The problem with kids’ movies is that the people who are making them never actually think like kids. More often than not, they create something that they think kids will like, without ever somehow getting to a kid’s level. The result is the endless cavalcade of movies that seem to talk down to their audience without much of a care as to whether the audience ever notices or not. No wonder why the vast majority of children’s programming is so awful.
Thankfully, Bugsy Malone never had this problem, but the first-time watcher is unlikely to notice, being too busy wondering how such an off-the-wall movie ever got made in the first place. Here’s the basic setup: imagine a musical about Prohibition-era gangsters embroiled in a turf war, only everybody in the movie is a 12 or 13-year old kid acting like they’re adults, and all of the songs are overdubbed by adult singers. The gangsters shoot at each other with “splurge guns” that fire custard pies instead of bullets, all while driving around in pedal-powered cars. I wish I was making this up, but even in my most abinsthe-addled stupor I could never have come up with a movie concept as strange as this one, let along sought to make it. That the movie exists at all is a minor miracle. It’s not that they don’t make movies like this anymore. They never made movies like this. But they made this one, and man, am I glad.
The story is about how rival gang bosses Dandy Dan and Fat Sam are locked in a battle for bootlegging supremacy, but when Dandy Dan shows up with a bunch of splurge guns and starts wiping out Fat Sam’s crew, Fat Sam turns to Bugsy Malone, a wandering troubleshooter who helps out his pals in a pinch. Malone is played by Scott Baio in his film debut (the dude peaked early) who plays opposite a 13 year-old Jodie Foster fresh off the set from Taxi Driver. She plays a vampy temptress that, after her turn as a teenaged hooker, must have come as a softball of a role.
There are a bunch of song and dance numbers (written by the immortal Paul Williams), a few gangland hits, a heist of splurge guns, a car chase or two, and an honest-to-goodness pie fight finale that destroys the entire set in about 30 seconds flat. The final number, “You Give a Little Love,” is my moment of truth in Bugsy Malone, because it’s just such a catchy song, and it makes a convincing case that maybe if we settled our differences with pie fights instead of bullets, more outcomes would be in laughter instead of tears.
This movie isn’t for everybody. How could it be? But for me, this movie was something I’d never forget. And not just because I’ve seen it a zillion times, but because as I grew older and realized just how wonky this thing was, it had to be made by a bunch of people who either didn’t care, or were too naive to know that what they were building was somehow against the rules. And that is why I love this movie so much, really. Any time you’re writing, you tread that line between the familiar and the unknown—anything truly original will never find an audience because folks won’t have any frame of reference for it. Make something too familiar and it’s a knock off of something. So the challenge is to be as original as you can without going into some strange territory where the whole thing is so unexpected people might just tilt their heads at it like confused puppies.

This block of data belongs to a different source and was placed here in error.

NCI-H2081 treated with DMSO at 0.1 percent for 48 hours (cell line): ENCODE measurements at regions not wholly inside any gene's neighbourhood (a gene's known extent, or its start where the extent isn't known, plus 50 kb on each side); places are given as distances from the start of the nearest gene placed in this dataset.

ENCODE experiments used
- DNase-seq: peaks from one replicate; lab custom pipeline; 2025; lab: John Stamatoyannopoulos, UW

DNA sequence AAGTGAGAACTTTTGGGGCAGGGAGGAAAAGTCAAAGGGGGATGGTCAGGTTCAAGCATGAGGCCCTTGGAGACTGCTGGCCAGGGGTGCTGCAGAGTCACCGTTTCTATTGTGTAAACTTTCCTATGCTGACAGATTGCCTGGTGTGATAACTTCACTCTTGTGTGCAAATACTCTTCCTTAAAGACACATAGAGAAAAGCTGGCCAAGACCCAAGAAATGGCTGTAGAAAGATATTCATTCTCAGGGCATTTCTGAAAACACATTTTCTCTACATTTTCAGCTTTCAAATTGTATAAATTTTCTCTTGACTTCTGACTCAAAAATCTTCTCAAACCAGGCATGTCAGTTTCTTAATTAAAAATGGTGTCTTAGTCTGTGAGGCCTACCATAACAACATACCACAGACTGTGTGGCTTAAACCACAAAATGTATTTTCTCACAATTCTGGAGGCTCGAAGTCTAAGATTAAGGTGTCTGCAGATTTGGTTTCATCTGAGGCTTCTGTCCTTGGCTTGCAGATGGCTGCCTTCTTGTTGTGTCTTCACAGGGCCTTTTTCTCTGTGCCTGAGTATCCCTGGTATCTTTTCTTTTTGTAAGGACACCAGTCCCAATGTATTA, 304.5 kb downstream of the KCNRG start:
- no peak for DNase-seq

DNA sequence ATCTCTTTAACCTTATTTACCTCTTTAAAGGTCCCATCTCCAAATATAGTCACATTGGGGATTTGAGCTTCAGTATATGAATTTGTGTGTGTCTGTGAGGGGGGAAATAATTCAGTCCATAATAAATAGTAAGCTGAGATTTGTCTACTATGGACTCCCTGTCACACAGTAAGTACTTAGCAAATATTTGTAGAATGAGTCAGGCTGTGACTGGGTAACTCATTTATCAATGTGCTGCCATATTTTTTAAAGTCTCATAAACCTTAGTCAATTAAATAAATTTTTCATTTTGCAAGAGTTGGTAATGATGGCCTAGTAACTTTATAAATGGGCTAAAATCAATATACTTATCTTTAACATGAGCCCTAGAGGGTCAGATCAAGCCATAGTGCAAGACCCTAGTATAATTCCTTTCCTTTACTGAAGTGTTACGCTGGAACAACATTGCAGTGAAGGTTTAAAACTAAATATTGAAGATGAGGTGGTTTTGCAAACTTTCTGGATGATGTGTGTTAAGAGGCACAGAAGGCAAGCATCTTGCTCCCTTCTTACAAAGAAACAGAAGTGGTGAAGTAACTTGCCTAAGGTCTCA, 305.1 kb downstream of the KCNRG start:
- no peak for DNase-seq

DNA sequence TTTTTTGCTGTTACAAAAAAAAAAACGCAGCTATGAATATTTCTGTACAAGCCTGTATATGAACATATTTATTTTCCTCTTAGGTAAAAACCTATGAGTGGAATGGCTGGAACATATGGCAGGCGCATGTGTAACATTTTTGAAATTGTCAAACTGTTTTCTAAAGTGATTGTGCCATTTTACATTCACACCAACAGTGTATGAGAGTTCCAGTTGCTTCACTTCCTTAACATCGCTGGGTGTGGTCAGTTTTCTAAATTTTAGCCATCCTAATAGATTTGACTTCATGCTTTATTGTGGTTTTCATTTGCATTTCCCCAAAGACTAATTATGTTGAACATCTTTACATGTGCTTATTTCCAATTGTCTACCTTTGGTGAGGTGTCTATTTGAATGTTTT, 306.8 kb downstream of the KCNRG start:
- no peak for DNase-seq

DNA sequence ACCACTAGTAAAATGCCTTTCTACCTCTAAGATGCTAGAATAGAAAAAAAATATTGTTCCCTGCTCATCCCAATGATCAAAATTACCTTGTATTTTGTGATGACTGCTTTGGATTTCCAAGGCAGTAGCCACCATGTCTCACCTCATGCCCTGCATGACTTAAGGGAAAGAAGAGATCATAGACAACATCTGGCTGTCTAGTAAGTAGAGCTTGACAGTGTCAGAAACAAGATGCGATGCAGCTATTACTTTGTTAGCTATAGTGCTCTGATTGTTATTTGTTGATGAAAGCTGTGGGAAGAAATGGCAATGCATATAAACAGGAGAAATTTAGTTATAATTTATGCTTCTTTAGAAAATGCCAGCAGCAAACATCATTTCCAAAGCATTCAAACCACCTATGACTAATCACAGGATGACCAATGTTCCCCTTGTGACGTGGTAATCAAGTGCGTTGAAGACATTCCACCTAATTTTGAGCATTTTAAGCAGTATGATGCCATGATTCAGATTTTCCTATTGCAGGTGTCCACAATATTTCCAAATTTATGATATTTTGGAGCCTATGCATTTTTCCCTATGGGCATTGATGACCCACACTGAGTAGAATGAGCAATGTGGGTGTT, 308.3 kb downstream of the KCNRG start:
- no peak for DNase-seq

With that comes a horribly, ossifying fear that the huge amount of work that is required of a creative project might all be for nothing if the audience decides to ignore it in droves. That’s why Hollywood remakes movies unnecessarily and churns out formulaic nonsense and sequels all year long. It’s not great or even good, but it’s dependable, and the suits calling the shots don’t want to gamble. They want to rake it in. So they go for what they know will sell. How somebody didn’t deep-six Bugsy Malone when it was pitched will remains one of the greatest examples in Hollywood history that, when everything lines up just right, something really new and different can get made, find an audience and make an impact.
An interesting side note to all of this is that Bugsy Malone is the only children’s movie Alan Parker has made. The thing came about a bit like how J.R.R. Tolkien came up with The Hobbit. On long car trips, Parker would tell stories to amuse his kids, who would demand that the characters are their age. Parker spun a yarn about gangland America that was informed by movies he’d seen on the subject (he hadn’t really been to America, see) and the idea for Bugsy Malone developed from that. Previously, he’d been making advertising spots and was good enough at it that he helped to self-finance this movie. Ultimately, he went on to direct many more films, most of which—Midnight Express, Fame, Pink Floyd’s The Wall, Angel Heart, Mississippi Burning, The Commitments, Evita and more—are not kid-friendly, to say the least. But I have to give credit to a creator whose mind tends to darker material, but when his kids asked for a story, he gave them one worth having. Boy, did he ever.